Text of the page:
The P. aeruginosa PA14 I-F CRISPR-Cas comprises Cas1, Cas3, Csy1–4 complex flanked by two CRISPR loci (Supplementary Fig. 1a). To identify potential sRNAs that target leaders in CRISPR loci, we used the pKH6 vector22 to create an arabinose-inducible vector (pKH6-CRISPR1 leader and pKH6-CRISPR2 leader) and introduced the vector into PA14 containing pKH-t4rnl1, respectively. After IPTG and arabinose treatment, we used a library of 274 P. aeruginosa endogenous sRNAs to detect the ligated chimeric sRNA-CRISPR leader using sRNA-specific primers and CRISPR leader-specific primers as described in Fig. 1a. We observed 9 and 25 sRNA-CRISPR leader chimeras for CRISPR1 and CRISPR2 leaders, respectively (Fig. 1c, d, Supplementary Fig. 1b, and Supplementary data 1). Computational analysis using the online IntaRNA tool also predicts interaction between CRISPR loci and sRNAs (Fig. 1e). The difference between Fig. 1d, e is possibly due to the linking between CRISPR leader and sRNAs through 5ʹ monophosphates to 3ʹ hydroxyl groups by T4 RNA ligase 1, but the majority of P. aeruginosa sRNA molecules are transcript products containing 5ʹ triphosphoryl termini. In order to investigate and characterize whether any of these 34 sRNAs interact with and/or regulate CRISPR loci, we constructed each of the sRNA over-expressing plasmids in combination with CRISPR1-lacZ or CRISPR2-lacZ fusion plasmid, and transformed them into PA14 to monitor lacZ activity. Of the 35 sRNAs tested, one sRNA pant391 repressed CRISPR2-lacZ expression by more than twofold, while sRNAs pant463 and PhrS increased CRISPR2-lacZ expression (Fig. 1f). Of note, PhrS had the strongest positive effect on the level of CRISPR locus, which was further investigated (Fig. 1f).
To detect specific ligation of candidate targets of PhrS with CRISPR loci, we performed reverse transcription-polymerase chain reaction (RT-PCR) to analyze the ligated products as described in Fig. 1a using phrS-specific primer and CRISPR locus-specific primer, followed by induction expression of RNA for up to 20 min in the presence of T4 RNA ligase or an inactive T4 RNA ligase (t4K99N). We noticed that the amplicons of PhrS-CRISPR2 leader chimeras were induced to facilitate the expression of PhrS for up to 20 min, but abrogated by an inactive T4 RNA ligase (Fig. 1g). Sequencing analysis of the amplicons confirms that the junction sequences are the PhrS-CRISPR2 leader chimeras (Fig. 1h). These data indicate that PhrS is a candidate sRNA that interacts with type I-F CRISPR leaders of PA14 strain.
PhrS promotes CRISPR2 locus transcription and interference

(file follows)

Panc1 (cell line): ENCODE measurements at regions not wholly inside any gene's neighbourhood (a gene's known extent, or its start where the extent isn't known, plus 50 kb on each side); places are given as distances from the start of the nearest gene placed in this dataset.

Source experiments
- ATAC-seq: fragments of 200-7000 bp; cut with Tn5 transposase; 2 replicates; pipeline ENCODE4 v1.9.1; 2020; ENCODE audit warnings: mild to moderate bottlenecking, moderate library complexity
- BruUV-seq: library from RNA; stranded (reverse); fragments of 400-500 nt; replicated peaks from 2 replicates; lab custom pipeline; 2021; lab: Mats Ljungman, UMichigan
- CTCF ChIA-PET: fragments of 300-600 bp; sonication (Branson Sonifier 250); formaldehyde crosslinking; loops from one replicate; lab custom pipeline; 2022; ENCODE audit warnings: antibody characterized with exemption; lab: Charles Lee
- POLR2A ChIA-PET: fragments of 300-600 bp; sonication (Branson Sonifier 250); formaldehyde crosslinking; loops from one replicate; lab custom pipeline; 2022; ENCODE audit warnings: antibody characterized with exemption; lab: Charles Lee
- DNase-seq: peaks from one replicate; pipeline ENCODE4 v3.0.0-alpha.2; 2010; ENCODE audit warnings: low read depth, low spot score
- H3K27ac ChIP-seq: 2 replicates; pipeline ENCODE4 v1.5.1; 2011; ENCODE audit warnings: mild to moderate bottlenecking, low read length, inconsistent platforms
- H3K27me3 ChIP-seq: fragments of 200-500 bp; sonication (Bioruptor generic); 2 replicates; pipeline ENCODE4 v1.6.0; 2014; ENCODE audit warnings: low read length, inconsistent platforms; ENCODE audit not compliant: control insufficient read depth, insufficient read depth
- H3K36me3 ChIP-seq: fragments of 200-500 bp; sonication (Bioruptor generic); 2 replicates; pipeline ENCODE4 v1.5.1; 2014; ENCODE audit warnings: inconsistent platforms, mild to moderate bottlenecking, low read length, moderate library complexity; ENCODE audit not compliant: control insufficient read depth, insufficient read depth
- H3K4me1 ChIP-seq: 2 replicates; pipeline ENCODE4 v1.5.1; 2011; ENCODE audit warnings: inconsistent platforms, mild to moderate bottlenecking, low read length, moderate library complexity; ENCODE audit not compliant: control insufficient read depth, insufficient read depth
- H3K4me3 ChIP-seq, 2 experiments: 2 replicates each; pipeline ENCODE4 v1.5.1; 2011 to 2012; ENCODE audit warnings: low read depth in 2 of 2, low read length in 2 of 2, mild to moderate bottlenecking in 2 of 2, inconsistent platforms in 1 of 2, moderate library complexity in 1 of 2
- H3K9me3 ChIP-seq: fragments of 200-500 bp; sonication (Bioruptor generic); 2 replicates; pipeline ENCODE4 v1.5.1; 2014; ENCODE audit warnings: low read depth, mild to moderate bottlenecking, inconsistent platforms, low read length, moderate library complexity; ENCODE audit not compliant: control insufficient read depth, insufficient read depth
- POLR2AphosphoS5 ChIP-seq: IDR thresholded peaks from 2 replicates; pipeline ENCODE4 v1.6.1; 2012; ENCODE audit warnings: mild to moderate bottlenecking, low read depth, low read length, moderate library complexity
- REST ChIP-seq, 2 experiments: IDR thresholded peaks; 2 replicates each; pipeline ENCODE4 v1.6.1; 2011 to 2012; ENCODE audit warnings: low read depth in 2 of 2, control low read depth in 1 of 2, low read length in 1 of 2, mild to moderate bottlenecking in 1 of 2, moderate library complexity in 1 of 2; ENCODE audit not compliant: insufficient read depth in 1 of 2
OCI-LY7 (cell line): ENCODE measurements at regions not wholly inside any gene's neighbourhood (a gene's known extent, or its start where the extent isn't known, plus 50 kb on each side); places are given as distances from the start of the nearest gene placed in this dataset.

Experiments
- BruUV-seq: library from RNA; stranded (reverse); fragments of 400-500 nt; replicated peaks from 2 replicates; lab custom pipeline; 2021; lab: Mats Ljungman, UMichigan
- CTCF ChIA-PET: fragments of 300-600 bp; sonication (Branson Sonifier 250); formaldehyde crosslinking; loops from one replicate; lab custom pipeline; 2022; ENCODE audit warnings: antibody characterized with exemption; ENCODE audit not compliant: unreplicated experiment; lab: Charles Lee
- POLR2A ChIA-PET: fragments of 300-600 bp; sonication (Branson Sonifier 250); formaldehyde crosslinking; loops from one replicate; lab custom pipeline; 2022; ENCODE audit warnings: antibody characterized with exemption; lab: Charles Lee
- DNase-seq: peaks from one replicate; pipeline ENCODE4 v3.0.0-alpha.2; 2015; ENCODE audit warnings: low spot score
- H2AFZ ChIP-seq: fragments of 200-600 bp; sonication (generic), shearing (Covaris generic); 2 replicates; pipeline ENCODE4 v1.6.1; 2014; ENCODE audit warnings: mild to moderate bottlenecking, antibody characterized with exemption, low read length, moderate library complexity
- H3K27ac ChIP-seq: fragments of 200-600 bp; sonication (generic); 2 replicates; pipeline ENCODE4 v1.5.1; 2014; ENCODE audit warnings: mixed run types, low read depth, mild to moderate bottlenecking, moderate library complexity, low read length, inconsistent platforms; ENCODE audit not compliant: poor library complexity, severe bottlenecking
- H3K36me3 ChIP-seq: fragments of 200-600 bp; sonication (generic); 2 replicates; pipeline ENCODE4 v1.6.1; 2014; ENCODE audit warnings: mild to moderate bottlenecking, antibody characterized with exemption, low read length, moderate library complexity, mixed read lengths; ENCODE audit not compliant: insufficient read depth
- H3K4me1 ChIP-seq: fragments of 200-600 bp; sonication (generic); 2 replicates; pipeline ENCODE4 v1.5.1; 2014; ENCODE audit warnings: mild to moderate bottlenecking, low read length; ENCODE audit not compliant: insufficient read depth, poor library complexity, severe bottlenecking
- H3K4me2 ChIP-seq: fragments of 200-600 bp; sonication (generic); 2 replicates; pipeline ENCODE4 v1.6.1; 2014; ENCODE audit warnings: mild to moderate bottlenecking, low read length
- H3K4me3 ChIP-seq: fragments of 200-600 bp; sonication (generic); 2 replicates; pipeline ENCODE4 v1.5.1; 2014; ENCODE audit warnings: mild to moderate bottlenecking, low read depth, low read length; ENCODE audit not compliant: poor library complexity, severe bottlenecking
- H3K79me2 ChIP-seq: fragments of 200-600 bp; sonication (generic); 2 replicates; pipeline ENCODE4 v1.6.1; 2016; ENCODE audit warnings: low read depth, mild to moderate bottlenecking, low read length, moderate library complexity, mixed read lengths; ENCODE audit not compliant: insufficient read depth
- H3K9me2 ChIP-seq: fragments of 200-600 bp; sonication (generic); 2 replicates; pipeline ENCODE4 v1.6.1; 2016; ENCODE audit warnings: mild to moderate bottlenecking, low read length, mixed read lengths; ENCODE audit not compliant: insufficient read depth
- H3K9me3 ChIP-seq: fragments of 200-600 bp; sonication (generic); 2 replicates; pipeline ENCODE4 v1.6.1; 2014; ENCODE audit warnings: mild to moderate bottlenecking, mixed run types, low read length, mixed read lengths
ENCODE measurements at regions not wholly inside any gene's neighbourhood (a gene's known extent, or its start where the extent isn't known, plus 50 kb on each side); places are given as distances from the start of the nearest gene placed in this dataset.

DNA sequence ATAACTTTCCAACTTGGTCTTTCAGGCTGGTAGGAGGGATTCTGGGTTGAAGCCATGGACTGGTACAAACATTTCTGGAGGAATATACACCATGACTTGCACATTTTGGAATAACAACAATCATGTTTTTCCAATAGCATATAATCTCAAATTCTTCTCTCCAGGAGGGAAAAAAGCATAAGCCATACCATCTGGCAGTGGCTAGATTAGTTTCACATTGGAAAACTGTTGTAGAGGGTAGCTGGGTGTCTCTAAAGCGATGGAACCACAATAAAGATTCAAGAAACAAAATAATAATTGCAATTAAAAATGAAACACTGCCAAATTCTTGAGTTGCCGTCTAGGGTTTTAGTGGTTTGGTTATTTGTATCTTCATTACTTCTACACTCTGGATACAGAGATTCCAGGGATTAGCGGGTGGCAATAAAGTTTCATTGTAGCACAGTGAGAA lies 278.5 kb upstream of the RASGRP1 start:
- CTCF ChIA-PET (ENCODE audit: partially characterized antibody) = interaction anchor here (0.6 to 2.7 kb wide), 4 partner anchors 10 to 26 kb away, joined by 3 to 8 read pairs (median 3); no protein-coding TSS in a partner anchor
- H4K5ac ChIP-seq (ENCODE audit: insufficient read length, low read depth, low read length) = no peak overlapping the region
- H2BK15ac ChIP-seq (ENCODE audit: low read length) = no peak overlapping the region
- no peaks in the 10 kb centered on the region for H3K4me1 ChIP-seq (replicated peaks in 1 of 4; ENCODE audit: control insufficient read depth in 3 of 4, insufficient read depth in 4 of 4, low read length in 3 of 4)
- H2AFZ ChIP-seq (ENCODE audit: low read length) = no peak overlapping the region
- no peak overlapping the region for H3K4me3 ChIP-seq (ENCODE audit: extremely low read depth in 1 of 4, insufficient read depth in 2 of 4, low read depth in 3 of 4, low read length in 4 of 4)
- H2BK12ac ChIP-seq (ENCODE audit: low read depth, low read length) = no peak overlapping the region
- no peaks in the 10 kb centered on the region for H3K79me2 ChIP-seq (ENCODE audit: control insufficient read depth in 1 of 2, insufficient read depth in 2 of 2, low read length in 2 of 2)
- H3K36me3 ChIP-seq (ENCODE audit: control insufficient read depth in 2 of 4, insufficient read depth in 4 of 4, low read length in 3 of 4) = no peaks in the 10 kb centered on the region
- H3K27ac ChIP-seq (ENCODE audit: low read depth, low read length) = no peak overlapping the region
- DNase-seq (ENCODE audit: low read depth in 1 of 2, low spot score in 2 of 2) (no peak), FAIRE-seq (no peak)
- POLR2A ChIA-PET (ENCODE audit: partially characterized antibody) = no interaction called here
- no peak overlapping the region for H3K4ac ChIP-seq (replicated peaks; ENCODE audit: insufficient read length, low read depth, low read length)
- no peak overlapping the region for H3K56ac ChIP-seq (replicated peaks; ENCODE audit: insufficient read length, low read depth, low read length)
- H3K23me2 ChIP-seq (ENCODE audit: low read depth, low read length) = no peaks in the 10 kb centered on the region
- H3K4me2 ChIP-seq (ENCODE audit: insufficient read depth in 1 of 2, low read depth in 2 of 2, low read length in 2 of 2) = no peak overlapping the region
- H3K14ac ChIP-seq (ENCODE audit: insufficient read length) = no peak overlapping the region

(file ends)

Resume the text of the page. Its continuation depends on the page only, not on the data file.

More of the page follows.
To investigate the influence of PhrS on CRISPR-Cas functionality, we evaluated the expression pattern of cas operon or CRISPR loci in the PA14 phrS deletion strain (ΔphrS) vs. the wild-type (WT) strain. Only CRISPR2 locus, not cas operon and CRISPR1 locus, exhibited lower expression in PA14 ΔphrS than WT throughout the survey growth period, but restored expression levels close to the WT upon complementing PA14 ΔphrS (Fig. 2a). We then measured the transformation efficiency of CRISPR-Cas on eliminating CRISPR-targeted plasmids that contained protospacers in CRISPR1 (denoted CR1-sp1) or CRISPR2 (denoted CR2-sp1) in PA14 ΔphrS (Supplementary Fig. 1a). Strikingly, mutation of phrS had no effect on CRISPR1-dependent CRISPR interference (Fig. 2b, left), but resulted in equal transformation frequencies of PA14 ΔTCR lacking cas genes when CRISPR2-targeted DNA was used (Fig. 2b, right), reflecting a lack of CRISPR2 interference and immunity functionality that is regulated by PhrS. We also observed that CRISPR-sensitive phage JBD25, which targets a spacer in CRISPR1 locus, failed to replicate in PA14 WT, ΔphrS and ΔphrS/p-phrS (Fig. 2c and Supplementary Fig. 1a). Conversely, CRISPR-sensitive JBD18, which targets a spacer in CRISPR2 locus, was able to replicate in PA14 ΔphrS, but failed to replicate in WT and ΔphrS/p-phrS (Fig. 2c). Taken together, our data demonstrate that PhrS modulates efficiency of CRISPR2 interference, hence controlling its functionality.
Based on these findings, we reasoned that transcriptional changes of CRISPR2 locus may be associated with PhrS. Northern blot analysis supported this premise—that PhrS is required for the synthesis of crRNA in CRISPR2 locus (Fig. 2d). Moreover, addition of CRISPR2 locus into PA14 ΔphrS showed sufficient efficiency to account for the CRISPR interference and immunity (Fig. 2e, f), implying that CRISPR2 locus was indeed activated by sRNA PhrS. Meanwhile, expression of CRISPR2 locus in PA14 ΔphrS background strain resulted in lowered plaques efficiency of JBD18 (Fig. 2g), corresponding with less potent production of crRNA of CRISPR2 locus in PA14 ΔphrS.
Altogether, our results demonstrate that PhrS stimulates CRISPR-Cas-dependent immunity and enhances host defense against invasive element correction by production of the potent crRNA of a specific CRISPR2 locus.
creg motif of PhrS is required for regulating CRISPR system
In addition to its regulatory function, PhrS has an open reading frames (ORF) that encodes a conserved 37 amino acid peptide (Supplementary Fig. 2a)27. We found that there is no difference of CRISPR2 locus transcription between PA14 ΔphrS and ΔphrS/phrS-ORF (restored expression of internal ORF of PhrS) by lacZ reporter and northern blotting (Supplementary Fig. 2b, c) and similarly no difference of CRISPR-Cas interference was noticed (Supplementary Fig. 2d, e). These data demonstrated that the internal ORF of PhrS-encoded protein had no effect on CRISPR-Cas functionality, indicating that PhrS as a sRNA may act on PA14 CRISPR-Cas adaptive immunity.